Coltan is not the only character going through self-doubt. Malcan continues to struggle with his PTSD. Primarily, he is afraid he will let Coltan down again, but, if he does, it will put the mission to retrieve Tishta in jeopardy. Criften is dealing with his own self-doubt. He made a decision to defy his Master Wizard and The Council—he doesn’t trust them. He has lied and kept his knowledge about the location of Tishta a secret. He is following his instincts—which is one of his characteristics—but that doesn’t preclude him from questioning his own decisions.

There are only three chapters left. I am so excited! In the next one, we meet the plains folk. It includes my favorite scene in the book. Then, on to the climax and resolution. The addition of the new dark wizard apprentice, Keldra, has helped me formulate some ideas on how to make the ending more satisfying—it was one of my editor, Anne Bean’s, comments from her review of the first draft of “Tishta the Crystal Orb.”

I like the way adding darker characters makes the story come together. The first time this happened was when Coltan walked into the story—he surprised me. He paved the way for the whole story and stole the limelight from Malcan. I purposefully added Contara to add some conflict when my characters where getting along all too well. Keldra might do the same for the ending. I can see how she will cause conflict for The Others starting really soon and continuing into “Into the Wolf Dream.” Never be afraid to add new characters.

Copyright ©2014-17 Ramona Ridgewell. All rights reserved.

Tishta the Crystal Orb: Invasion

Whew! Another slog to finish chapter 27 of “Tishta the Crystal Orb.” I spent a large part of my writing time going to NorWesCon40 last weekend, so spent it listening instead of writing. I believe these events are well worth the time. During my edit of “Invasion,” I made many changes to the last chapter, “Denalton,” to tie the two together. I probably added more new stuff to “Denalton” than I did to “Invasion”—although the current chapter required all its editing.

The new writing has been fun, but challenging, to add to the story. There have been some new interactions within the main group, but the biggest part in these chapters was adding a lot more story around one of the Dark Wizards, Baldru, who has been hounding them.

Working from some notes, I added a totally new character—an apprentice for Baldru, called Keldra—as well as giving some more personality and description to a couple of other wizards that work with him. Keldra surprised me by turning out to be a girl—in this world, girls don’t tend to be very powerful as wizards, usually becoming witches, which is a totally different thing. Baldru looks right past that. She can conjure demons, just like him. He is ecstatic. They were featured in two new scenes.

I knew Baldru kidnapped Gentu, but not how he pulled it off. When Keldra joined the story, I found the answer. With Keldra joining his forces, Baldru can put up quite an army of demons. This will help towards the end of the book, where Criften and Baldru get into it—but, that’s getting ahead of myself.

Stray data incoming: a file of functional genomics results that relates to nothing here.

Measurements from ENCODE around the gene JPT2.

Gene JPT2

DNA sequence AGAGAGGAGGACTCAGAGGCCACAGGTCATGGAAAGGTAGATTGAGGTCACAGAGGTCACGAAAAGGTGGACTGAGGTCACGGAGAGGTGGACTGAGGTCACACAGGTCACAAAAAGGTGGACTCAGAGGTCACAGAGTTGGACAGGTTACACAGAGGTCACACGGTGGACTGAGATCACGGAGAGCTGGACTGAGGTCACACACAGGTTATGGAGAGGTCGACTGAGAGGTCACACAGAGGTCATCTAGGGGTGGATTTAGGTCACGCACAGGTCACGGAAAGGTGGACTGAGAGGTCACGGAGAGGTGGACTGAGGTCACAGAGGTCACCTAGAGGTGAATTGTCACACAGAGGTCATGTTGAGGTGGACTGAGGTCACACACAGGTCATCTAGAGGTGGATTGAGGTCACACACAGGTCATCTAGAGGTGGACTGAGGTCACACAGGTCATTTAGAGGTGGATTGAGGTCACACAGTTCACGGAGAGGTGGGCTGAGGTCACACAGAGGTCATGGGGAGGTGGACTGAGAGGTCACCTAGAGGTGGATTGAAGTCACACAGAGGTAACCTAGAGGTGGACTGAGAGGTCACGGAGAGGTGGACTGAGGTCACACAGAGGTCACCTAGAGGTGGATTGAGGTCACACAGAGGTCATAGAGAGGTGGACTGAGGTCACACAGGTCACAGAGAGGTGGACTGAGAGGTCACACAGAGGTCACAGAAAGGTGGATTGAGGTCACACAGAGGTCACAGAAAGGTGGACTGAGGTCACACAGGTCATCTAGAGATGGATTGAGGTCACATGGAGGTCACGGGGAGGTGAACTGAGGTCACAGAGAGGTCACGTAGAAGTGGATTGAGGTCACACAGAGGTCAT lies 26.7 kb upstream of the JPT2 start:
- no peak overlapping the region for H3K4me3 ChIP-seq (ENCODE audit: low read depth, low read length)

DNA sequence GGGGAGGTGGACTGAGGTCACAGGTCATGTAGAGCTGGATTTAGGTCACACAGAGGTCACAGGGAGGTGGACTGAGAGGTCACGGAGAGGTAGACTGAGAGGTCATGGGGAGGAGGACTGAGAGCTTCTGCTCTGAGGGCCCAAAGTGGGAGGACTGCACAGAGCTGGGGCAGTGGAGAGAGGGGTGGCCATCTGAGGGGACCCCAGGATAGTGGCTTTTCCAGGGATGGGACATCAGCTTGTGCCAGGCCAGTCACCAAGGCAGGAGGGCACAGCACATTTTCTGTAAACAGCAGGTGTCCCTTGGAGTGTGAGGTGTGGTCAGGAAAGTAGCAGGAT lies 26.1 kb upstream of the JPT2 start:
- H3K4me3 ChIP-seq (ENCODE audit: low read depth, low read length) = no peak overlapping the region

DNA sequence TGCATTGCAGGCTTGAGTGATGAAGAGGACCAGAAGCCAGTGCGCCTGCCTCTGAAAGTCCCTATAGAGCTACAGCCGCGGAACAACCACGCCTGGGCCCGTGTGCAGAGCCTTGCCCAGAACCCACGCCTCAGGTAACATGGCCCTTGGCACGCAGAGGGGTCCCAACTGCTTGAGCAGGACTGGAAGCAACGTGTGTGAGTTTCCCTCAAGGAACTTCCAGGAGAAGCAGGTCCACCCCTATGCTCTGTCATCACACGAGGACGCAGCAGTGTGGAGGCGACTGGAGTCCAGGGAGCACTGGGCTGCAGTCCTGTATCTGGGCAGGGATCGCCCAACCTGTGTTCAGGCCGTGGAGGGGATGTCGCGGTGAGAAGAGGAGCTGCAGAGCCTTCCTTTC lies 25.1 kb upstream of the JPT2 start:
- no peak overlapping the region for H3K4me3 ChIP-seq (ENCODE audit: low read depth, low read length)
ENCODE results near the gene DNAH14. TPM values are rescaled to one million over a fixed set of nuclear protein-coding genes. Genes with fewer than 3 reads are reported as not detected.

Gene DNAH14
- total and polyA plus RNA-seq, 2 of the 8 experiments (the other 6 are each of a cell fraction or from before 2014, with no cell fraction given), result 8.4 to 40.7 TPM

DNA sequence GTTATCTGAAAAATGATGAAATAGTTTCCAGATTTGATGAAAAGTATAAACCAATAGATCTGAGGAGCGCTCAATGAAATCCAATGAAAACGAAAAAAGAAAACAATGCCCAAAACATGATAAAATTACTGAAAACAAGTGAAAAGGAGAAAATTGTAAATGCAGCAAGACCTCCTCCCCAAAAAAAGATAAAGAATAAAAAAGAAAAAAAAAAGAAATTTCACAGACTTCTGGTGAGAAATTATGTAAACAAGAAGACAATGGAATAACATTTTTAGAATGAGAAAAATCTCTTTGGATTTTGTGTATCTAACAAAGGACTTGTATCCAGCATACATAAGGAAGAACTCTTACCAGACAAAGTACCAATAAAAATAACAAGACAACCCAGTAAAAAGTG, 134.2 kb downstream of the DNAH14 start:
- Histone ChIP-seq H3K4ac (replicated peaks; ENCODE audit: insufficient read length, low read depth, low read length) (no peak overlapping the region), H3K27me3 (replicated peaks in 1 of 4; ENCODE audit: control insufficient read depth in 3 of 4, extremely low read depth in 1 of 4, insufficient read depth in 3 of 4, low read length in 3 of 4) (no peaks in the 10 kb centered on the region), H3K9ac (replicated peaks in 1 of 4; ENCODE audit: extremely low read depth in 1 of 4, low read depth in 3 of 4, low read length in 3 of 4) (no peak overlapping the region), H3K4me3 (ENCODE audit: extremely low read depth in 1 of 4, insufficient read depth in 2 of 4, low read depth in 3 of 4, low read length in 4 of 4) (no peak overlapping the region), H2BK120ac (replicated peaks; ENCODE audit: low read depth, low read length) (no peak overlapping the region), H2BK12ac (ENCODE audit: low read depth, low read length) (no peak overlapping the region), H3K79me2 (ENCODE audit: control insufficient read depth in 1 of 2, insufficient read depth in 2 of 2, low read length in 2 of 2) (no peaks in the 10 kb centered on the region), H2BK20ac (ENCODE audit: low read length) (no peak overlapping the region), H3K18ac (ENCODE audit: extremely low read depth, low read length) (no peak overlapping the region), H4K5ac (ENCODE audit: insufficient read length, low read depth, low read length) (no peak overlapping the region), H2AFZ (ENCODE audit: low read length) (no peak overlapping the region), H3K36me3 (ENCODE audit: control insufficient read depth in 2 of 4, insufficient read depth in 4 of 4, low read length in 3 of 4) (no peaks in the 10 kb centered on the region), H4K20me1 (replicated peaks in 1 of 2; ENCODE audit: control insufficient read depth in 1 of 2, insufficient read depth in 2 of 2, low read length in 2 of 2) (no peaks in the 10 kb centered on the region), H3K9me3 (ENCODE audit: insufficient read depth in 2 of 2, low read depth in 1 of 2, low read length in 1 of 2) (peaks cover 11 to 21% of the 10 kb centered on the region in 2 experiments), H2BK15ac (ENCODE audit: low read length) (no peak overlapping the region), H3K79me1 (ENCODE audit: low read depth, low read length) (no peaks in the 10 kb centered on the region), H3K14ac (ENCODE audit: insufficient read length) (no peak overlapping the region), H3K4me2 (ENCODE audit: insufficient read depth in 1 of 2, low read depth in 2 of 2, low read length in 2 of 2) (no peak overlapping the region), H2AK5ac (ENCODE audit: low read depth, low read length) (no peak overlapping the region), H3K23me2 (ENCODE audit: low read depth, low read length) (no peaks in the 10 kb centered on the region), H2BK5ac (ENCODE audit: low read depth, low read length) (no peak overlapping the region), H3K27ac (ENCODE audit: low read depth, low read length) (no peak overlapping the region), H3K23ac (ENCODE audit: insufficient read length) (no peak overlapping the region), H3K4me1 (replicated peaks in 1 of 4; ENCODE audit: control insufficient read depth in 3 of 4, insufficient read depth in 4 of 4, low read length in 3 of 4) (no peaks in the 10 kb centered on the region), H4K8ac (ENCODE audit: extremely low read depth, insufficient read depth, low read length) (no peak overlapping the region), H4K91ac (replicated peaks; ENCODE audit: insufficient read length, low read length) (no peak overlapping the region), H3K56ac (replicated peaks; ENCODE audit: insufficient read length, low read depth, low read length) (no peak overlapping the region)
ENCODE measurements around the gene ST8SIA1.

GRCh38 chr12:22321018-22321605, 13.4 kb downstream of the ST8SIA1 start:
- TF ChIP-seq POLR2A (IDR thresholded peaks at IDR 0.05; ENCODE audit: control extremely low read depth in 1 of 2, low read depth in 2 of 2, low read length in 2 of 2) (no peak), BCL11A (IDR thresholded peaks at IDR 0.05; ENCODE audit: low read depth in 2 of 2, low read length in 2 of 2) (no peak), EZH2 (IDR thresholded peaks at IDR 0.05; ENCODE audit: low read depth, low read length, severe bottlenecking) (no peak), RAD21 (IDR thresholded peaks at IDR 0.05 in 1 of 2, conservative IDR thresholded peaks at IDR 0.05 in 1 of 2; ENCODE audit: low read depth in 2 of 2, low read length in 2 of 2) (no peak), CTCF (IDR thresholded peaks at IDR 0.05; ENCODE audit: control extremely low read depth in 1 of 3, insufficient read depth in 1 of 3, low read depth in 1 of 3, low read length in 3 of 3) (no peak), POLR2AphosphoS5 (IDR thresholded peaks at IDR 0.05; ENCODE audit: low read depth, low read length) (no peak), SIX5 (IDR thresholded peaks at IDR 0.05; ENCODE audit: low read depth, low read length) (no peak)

In “Invasion,” I expanded Coltan’s interest and concern over Gentu. In the original draft, after Gentu goes off to be with Maglin—due to his injury with the poisoned dagger—Coltan didn’t do much grieving. It was something my editor, Anne Bean, found lacking. I’ve added quite a bit about it in this version. It helps that I also added Criften’s communications wth his allies, Maglin and Eido. Coltan now regularly checks in with Criften to see if Gentu is getting any better. He’s also very upset when he finds out he was kidnapped. I think it adds a lot to his story, and to the story in general. Gentu’s rescue is becoming a larger plot point and I have plans for it to interfere with Coltan’s judgment.

A fun scene that I added to this chapter was “Not Your Servant.” In it, I show the interaction between the god, Rindahl—currently inhabiting the body of a young boy—chastising his wizard, Anakru, after he sends him on a task.

Anakru turned to Rindahl. The god held his eyes. His orotund voice shook the wizard.
“I am not your servant to bow to your beck and call.”

I like the incongruity of the apparent young boy having a deep, resounding god’s voice. Even the choice of the vessel in which to make himself corporeal is telling. When gods inhabit humans—or whatever—in my world, they can’t just pick anyone they want. It’s someone weak, and it’s difficult for their wizards to keep them there. This is also true for Rahl. Baldru works hard to keep the god in the eunuch’s body, and he can only maintain him in Gentu for short periods of time.

It’s demanding to keep track of all my characters and what rules apply to them in this world. I keep copious notes. I write backstories. I try to ensure that if a character comes from the same region as another character, that they share similar names, physical traits, customs and speech patterns. I work way ahead in the series to ensure the things I know are going to happen will still make sense when we get there. I don’t know how much other writers do this. I always knew this would be an epic story, so have taken great care with it. I’ve heard stories about publishing a first book in a series and then abandoning the series because some key point was overlooked in the first book. I am doing everything possible, within some constraints—time being the most crucial one—to make certain that doesn’t happen to my story.